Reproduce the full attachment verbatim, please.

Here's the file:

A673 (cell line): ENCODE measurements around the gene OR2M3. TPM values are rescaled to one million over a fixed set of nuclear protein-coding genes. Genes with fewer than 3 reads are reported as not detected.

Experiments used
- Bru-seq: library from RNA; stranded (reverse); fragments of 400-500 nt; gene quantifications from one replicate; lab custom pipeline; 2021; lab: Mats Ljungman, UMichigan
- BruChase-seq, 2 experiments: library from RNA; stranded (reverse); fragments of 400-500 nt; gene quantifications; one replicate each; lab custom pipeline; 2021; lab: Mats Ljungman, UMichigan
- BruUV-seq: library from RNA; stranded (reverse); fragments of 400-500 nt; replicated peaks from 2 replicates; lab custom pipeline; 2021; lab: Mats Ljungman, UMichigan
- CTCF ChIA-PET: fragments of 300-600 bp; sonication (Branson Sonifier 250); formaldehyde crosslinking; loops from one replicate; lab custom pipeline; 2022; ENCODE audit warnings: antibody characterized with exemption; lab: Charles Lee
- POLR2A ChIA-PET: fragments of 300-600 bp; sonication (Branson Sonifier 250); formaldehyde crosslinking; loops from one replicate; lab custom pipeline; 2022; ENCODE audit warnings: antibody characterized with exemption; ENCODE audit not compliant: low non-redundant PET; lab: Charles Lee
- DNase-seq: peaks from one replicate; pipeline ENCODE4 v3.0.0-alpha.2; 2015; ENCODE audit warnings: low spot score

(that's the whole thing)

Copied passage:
A673 (cell line): ENCODE measurements around the gene OR2M3. TPM values are rescaled to one million over a fixed set of nuclear protein-coding genes. Genes with fewer than 3 reads are reported as not detected.

Experiments used
- Bru-seq: library from RNA; stranded (reverse); fragments of 400-500 nt; gene quantifications from one replicate; lab custom pipeline; 2021; lab: Mats Ljungman, UMichigan
- BruChase-seq, 2 experiments: library from RNA; stranded (reverse); fragments of 400-500 nt; gene quantifications; one replicate each; lab custom pipeline; 2021; lab: Mats Ljungman, UMichigan
- BruUV-seq: library from RNA; stranded (reverse); fragments of 400-500 nt; replicated peaks from 2 replicates; lab custom pipeline; 2021; lab: Mats Ljungman, UMichigan
- CTCF ChIA-PET: fragments of 300-600 bp; sonication (Branson Sonifier 250); formaldehyde crosslinking; loops from one replicate; lab custom pipeline; 2022; ENCODE audit warnings: antibody characterized with exemption; lab: Charles Lee
- POLR2A ChIA-PET: fragments of 300-600 bp; sonication (Branson Sonifier 250); formaldehyde crosslinking; loops from one replicate; lab custom pipeline; 2022; ENCODE audit warnings: antibody characterized with exemption; ENCODE audit not compliant: low non-redundant PET; lab: Charles Lee
- DNase-seq: peaks from one replicate; pipeline ENCODE4 v3.0.0-alpha.2; 2015; ENCODE audit warnings: low spot score